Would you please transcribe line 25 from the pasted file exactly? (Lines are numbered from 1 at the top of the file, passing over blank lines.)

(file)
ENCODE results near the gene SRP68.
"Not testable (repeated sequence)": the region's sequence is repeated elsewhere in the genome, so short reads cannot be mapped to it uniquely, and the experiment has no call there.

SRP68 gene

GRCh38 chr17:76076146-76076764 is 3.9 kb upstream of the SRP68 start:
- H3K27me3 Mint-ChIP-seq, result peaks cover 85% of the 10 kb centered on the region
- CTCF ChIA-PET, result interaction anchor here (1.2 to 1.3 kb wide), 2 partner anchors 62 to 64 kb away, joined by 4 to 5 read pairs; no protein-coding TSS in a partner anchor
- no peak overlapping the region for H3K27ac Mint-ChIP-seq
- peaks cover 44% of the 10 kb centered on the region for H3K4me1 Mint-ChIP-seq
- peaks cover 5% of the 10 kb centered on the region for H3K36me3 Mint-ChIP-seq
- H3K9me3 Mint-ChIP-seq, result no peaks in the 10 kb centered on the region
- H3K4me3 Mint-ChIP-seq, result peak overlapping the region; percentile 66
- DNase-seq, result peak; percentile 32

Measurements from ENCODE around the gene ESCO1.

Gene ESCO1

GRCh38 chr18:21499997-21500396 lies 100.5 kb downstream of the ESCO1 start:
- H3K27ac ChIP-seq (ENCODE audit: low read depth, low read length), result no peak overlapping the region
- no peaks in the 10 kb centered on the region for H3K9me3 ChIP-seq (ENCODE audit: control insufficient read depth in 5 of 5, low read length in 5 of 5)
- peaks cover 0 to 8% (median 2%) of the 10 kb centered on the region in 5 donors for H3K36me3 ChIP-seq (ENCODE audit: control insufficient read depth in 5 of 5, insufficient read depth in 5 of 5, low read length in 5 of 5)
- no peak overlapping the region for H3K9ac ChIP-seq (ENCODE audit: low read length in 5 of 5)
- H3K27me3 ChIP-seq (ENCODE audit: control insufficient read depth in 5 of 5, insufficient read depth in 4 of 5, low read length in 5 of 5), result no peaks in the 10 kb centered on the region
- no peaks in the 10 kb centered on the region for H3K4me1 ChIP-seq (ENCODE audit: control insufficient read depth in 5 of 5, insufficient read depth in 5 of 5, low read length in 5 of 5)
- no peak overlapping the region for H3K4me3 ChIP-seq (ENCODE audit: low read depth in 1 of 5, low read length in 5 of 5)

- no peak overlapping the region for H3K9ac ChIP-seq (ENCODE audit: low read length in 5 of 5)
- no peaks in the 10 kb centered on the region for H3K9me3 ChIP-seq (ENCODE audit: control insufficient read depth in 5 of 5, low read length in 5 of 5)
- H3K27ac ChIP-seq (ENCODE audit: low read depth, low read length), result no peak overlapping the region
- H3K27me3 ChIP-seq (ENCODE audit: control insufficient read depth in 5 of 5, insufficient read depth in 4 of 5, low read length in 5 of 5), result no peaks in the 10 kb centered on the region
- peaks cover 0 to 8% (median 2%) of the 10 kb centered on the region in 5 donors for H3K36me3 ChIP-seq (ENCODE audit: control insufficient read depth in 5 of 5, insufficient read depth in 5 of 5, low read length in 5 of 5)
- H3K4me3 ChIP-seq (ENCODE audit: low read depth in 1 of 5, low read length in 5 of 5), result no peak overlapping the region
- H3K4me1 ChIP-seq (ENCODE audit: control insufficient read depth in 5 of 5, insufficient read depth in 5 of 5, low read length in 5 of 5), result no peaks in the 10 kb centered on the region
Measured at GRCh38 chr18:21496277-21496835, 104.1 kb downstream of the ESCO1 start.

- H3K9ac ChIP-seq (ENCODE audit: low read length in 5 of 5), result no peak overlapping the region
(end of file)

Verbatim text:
- H3K27ac ChIP-seq (ENCODE audit: low read depth, low read length), result no peak overlapping the region